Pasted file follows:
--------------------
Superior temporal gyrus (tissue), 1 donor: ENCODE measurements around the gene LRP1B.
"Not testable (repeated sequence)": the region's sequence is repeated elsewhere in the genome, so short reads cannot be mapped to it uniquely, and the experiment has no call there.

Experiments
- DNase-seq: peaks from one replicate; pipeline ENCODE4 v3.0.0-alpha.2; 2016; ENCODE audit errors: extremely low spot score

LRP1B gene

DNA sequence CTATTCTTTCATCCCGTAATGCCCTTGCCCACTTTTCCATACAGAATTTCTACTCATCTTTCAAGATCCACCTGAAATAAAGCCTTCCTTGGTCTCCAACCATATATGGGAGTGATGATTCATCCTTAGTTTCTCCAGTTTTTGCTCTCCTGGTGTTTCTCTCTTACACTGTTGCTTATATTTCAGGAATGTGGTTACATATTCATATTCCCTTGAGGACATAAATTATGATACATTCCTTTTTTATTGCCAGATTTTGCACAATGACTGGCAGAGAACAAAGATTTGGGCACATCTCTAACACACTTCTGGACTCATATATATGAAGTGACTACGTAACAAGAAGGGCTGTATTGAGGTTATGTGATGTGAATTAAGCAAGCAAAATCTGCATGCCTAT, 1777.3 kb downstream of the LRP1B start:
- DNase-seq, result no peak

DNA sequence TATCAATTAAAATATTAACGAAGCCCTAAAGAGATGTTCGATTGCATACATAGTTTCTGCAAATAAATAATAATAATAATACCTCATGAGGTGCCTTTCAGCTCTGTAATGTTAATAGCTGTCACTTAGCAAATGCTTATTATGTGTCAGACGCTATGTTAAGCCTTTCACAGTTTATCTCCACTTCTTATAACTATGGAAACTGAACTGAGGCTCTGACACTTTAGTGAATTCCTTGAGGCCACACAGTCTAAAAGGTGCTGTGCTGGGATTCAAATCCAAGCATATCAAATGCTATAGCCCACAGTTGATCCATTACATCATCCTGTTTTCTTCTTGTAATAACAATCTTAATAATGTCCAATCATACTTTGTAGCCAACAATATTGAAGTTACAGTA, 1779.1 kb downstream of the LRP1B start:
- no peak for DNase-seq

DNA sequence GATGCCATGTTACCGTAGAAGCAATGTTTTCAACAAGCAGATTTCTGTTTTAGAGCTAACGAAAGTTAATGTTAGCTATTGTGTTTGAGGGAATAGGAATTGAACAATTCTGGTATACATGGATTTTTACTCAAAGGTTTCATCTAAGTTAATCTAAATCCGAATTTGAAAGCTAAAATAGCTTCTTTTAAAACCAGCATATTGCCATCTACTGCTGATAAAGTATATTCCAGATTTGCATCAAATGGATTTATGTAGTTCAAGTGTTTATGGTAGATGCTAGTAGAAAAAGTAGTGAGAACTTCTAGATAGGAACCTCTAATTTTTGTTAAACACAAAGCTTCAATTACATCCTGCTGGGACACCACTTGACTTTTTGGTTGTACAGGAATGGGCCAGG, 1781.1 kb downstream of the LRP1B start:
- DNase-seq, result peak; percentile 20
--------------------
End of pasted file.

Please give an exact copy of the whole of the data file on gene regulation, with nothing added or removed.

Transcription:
Superior temporal gyrus (tissue), 1 donor: ENCODE measurements around the gene LRP1B.
"Not testable (repeated sequence)": the region's sequence is repeated elsewhere in the genome, so short reads cannot be mapped to it uniquely, and the experiment has no call there.

Experiments
- DNase-seq: peaks from one replicate; pipeline ENCODE4 v3.0.0-alpha.2; 2016; ENCODE audit errors: extremely low spot score

LRP1B gene

DNA sequence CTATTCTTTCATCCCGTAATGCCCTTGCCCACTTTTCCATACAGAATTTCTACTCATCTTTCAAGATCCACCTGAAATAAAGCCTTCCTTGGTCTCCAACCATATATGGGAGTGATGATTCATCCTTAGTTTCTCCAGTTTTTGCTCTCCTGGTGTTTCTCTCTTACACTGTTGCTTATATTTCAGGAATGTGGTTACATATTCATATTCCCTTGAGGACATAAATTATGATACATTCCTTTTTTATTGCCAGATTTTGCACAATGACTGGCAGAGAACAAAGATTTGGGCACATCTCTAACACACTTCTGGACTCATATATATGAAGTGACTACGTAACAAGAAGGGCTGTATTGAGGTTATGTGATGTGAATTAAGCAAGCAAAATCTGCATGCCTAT, 1777.3 kb downstream of the LRP1B start:
- DNase-seq, result no peak

DNA sequence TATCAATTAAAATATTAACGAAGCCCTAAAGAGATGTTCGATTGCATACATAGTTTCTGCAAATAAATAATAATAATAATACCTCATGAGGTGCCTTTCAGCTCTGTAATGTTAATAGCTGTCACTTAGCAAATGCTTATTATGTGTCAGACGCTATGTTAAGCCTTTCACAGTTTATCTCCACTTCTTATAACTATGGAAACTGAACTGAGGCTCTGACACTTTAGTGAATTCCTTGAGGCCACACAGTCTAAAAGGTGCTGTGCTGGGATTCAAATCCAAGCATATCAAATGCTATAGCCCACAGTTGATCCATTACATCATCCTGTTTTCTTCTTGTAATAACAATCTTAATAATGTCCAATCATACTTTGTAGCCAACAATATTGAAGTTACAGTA, 1779.1 kb downstream of the LRP1B start:
- no peak for DNase-seq

DNA sequence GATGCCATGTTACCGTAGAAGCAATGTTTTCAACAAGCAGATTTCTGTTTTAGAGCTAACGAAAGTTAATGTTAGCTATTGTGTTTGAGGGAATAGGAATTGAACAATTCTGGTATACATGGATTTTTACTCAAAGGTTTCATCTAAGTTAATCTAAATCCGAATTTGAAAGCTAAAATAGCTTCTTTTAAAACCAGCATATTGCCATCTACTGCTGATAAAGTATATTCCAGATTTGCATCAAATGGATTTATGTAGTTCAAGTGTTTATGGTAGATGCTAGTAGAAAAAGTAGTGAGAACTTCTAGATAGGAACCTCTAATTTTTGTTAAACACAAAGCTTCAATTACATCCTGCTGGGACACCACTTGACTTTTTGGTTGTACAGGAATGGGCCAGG, 1781.1 kb downstream of the LRP1B start:
- DNase-seq, result peak; percentile 20